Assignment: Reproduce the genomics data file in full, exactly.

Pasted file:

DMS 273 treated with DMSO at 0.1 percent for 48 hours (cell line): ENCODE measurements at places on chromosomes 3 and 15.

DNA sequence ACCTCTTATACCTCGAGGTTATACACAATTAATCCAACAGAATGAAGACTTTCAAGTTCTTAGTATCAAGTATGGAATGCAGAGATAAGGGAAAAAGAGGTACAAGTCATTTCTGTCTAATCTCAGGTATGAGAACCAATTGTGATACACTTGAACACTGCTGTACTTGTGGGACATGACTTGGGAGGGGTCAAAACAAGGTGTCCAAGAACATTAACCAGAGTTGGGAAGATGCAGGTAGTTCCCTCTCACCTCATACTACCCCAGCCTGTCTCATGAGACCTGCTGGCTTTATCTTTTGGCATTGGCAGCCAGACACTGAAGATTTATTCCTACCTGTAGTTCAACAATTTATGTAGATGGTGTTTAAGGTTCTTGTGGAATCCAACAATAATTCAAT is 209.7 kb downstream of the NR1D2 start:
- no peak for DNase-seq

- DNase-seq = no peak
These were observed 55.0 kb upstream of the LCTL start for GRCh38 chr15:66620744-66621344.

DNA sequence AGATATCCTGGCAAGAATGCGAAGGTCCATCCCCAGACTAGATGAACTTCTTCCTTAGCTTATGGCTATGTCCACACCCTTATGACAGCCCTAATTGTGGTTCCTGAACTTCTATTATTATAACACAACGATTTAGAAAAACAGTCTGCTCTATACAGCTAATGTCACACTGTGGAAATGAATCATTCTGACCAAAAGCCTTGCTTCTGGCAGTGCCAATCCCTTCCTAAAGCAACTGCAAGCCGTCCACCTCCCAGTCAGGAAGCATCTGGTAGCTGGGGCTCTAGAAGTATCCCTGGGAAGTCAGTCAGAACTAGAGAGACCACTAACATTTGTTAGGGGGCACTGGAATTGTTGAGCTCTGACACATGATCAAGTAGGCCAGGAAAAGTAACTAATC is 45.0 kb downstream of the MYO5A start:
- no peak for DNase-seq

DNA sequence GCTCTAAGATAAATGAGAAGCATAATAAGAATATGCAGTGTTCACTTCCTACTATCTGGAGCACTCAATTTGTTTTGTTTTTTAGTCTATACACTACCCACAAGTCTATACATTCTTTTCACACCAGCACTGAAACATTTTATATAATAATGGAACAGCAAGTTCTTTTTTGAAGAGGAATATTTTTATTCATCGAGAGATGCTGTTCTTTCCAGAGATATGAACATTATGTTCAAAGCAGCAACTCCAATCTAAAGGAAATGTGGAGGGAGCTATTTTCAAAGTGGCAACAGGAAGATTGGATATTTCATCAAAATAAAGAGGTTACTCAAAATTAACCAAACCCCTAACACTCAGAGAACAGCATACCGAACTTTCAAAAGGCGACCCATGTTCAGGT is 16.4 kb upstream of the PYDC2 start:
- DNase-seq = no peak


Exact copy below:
DMS 273 treated with DMSO at 0.1 percent for 48 hours (cell line): ENCODE measurements at places on chromosomes 3 and 15.

DNA sequence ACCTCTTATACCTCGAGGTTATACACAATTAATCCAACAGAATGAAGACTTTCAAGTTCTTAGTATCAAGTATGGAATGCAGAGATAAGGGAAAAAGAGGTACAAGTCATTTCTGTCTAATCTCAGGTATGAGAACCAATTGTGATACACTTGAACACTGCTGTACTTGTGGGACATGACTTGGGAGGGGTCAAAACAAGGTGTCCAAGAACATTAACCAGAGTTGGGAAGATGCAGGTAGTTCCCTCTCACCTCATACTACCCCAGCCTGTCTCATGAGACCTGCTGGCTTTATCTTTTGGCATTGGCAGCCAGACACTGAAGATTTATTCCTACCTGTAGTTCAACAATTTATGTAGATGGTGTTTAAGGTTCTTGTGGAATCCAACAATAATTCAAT is 209.7 kb downstream of the NR1D2 start:
- no peak for DNase-seq

- DNase-seq = no peak
These were observed 55.0 kb upstream of the LCTL start for GRCh38 chr15:66620744-66621344.

DNA sequence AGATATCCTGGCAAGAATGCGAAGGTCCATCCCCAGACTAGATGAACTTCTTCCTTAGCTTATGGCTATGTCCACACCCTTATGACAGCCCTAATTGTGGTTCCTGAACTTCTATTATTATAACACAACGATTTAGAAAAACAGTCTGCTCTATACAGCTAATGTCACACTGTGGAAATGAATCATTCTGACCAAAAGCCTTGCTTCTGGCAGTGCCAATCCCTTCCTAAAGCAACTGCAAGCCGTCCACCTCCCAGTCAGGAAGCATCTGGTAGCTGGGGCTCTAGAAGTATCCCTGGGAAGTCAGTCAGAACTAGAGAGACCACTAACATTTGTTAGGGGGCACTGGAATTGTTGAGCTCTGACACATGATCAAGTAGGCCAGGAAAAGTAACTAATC is 45.0 kb downstream of the MYO5A start:
- no peak for DNase-seq

DNA sequence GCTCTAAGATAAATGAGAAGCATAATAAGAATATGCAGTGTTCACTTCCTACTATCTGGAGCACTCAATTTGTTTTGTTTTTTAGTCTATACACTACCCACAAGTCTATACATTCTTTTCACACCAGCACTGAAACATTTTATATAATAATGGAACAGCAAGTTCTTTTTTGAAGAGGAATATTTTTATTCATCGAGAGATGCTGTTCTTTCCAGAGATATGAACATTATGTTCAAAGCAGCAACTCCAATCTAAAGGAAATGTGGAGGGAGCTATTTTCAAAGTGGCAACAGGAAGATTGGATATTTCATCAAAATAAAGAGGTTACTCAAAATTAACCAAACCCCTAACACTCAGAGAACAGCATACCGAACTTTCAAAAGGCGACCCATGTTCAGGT is 16.4 kb upstream of the PYDC2 start:
- DNase-seq = no peak